Paper going up! On walls, ceilings, inside cupboards

October 05, 1991|By Elaine Markoutsas

How you use wallcovering is as important as the pattern or look you choose.

"A common mistake is to use patterns unimaginatively," says Jeanne Byington, a spokesperson for the Wallcovering Manufacturers Association. "Even if the design is beautiful, it's boring if it's on the wall, the drapery, the bed throws. When mixing patterns, make sure the colors match or are complementary and the pattern scales different. Use precoordinated patterns. You don't have to reinvent the wheel.

"You don't have to choose wild patterns or flowers and birds. You can use stripes, the sponged look or tone-on-tone patterns like the damask fabric lookalikes."

No-pattern patterns are more delicate -- they don't punch you in the face."

Other ways to use wallcovering:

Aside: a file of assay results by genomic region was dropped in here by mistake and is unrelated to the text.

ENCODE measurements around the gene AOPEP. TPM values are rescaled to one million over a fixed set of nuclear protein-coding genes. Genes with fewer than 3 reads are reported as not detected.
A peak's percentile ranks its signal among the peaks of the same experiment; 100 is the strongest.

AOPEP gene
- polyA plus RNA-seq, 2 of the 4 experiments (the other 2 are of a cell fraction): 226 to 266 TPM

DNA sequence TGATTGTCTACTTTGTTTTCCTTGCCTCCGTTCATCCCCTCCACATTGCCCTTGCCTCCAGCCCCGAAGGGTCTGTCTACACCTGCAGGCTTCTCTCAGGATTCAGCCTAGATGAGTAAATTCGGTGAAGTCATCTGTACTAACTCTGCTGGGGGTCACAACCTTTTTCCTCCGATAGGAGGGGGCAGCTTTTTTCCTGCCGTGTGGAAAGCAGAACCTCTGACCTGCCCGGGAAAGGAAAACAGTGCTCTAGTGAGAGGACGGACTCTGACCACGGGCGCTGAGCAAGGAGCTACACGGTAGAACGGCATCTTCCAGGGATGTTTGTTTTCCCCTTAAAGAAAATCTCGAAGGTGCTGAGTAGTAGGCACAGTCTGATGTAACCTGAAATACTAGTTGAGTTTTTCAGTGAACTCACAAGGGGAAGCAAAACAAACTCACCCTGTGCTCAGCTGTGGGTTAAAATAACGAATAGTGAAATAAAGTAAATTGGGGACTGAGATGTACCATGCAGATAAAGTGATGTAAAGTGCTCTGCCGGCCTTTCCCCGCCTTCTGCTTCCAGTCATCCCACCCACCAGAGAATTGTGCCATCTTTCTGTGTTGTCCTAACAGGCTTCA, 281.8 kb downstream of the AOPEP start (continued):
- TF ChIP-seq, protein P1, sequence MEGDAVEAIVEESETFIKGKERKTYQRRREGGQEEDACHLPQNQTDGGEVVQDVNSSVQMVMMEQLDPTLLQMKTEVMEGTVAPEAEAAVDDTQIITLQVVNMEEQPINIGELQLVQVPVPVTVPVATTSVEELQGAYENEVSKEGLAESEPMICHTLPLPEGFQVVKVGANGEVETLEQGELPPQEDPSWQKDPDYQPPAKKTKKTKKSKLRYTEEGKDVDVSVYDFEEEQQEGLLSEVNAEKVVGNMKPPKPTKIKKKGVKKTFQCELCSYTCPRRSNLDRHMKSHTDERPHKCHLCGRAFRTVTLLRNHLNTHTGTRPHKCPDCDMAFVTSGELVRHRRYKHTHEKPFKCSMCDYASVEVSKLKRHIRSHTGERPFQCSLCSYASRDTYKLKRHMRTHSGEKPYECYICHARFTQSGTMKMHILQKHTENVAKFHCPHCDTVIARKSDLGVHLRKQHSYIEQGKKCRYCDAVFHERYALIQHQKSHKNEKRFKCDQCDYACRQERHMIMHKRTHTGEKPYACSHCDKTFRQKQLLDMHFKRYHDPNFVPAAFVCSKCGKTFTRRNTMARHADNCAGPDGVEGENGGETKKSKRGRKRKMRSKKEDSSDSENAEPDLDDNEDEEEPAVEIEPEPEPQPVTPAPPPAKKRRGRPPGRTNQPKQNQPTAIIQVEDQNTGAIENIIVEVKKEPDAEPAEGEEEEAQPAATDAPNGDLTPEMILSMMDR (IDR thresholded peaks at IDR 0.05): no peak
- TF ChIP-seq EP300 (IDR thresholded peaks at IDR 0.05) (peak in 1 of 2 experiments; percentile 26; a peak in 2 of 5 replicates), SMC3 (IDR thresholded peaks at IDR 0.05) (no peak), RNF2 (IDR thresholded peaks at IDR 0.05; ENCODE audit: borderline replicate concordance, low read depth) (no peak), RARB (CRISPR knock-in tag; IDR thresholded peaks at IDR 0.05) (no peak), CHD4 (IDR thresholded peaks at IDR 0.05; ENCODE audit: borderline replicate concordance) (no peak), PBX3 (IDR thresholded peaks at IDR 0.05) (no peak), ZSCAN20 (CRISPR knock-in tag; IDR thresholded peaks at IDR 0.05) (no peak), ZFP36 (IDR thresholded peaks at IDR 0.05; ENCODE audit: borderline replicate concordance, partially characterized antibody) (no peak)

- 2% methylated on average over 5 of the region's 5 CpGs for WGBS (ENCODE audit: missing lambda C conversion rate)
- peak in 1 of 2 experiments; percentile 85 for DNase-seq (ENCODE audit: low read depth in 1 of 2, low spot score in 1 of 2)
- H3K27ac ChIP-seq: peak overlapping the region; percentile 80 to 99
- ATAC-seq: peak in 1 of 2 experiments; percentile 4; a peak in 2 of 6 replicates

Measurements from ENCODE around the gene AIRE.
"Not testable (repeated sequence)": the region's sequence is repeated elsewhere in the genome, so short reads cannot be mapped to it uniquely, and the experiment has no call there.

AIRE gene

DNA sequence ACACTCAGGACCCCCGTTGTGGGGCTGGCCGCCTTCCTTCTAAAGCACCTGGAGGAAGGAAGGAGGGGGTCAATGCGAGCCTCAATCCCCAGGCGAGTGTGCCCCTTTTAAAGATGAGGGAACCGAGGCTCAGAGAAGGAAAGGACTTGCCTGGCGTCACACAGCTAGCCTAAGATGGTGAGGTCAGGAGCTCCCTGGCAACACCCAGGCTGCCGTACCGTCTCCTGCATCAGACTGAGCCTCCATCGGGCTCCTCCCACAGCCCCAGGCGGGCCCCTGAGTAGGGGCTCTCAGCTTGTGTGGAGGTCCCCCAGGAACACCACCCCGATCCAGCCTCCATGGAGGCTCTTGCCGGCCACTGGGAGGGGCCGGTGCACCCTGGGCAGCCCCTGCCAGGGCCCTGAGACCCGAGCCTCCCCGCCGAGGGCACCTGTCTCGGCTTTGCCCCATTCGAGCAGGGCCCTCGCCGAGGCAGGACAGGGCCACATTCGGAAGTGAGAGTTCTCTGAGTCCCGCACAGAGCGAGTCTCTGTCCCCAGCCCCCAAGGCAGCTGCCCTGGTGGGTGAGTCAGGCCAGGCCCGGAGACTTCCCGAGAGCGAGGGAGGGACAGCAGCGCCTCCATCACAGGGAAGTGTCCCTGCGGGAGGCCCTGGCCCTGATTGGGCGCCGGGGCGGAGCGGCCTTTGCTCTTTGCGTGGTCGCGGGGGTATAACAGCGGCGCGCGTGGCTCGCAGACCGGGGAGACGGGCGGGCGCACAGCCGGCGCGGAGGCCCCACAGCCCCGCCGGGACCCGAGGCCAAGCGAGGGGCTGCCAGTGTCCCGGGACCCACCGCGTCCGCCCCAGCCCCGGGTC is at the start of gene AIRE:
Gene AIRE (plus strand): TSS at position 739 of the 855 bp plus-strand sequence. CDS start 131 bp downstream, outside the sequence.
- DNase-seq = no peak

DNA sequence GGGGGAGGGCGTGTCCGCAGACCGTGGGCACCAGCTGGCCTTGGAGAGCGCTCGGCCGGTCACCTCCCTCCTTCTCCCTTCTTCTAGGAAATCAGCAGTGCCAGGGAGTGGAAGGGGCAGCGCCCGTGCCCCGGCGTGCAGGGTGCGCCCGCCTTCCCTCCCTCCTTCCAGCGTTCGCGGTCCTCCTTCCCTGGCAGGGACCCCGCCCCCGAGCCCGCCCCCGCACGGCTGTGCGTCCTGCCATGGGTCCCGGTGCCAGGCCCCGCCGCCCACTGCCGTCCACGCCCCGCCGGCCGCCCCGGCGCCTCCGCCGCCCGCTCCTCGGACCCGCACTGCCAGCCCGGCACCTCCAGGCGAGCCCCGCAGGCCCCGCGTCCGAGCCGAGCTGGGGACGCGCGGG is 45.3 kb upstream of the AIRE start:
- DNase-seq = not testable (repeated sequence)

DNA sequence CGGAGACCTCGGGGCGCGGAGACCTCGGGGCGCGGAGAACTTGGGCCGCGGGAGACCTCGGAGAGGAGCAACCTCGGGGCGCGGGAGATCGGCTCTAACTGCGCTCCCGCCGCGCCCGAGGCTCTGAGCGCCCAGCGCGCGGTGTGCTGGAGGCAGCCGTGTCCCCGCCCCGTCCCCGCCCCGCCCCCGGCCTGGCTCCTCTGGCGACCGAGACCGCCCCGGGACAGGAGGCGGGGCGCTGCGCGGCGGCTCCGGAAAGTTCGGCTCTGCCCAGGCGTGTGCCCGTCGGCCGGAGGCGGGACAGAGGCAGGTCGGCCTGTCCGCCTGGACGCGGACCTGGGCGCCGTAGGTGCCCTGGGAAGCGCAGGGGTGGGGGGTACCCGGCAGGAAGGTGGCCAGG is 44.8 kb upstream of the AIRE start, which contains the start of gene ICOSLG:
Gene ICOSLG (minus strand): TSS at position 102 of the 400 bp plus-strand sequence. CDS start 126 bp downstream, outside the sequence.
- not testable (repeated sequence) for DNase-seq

* Cover the ceiling. "Some call the ceiling the fifth wall," says Janet Verdeguer, editor and co-publisher of the trade journal The Wall Paper. For years, decorators have employed gilded and silvered ceiling papers to add a glow to an otherwise neutral room.

* Frame a doorway or windows with borders as a substitute for missing architectural moldings or enhancing what's there.

* Use a border as a chair rail and treat the upper and lower portions to different paint or wallcovering treatments. Paper within areas defined by wood moldings or borders.

* Create a decorative screen, with two different patterns.

* Cover the inside of a bookcase or cupboard, either to match the wall behind it or to set off the piece.

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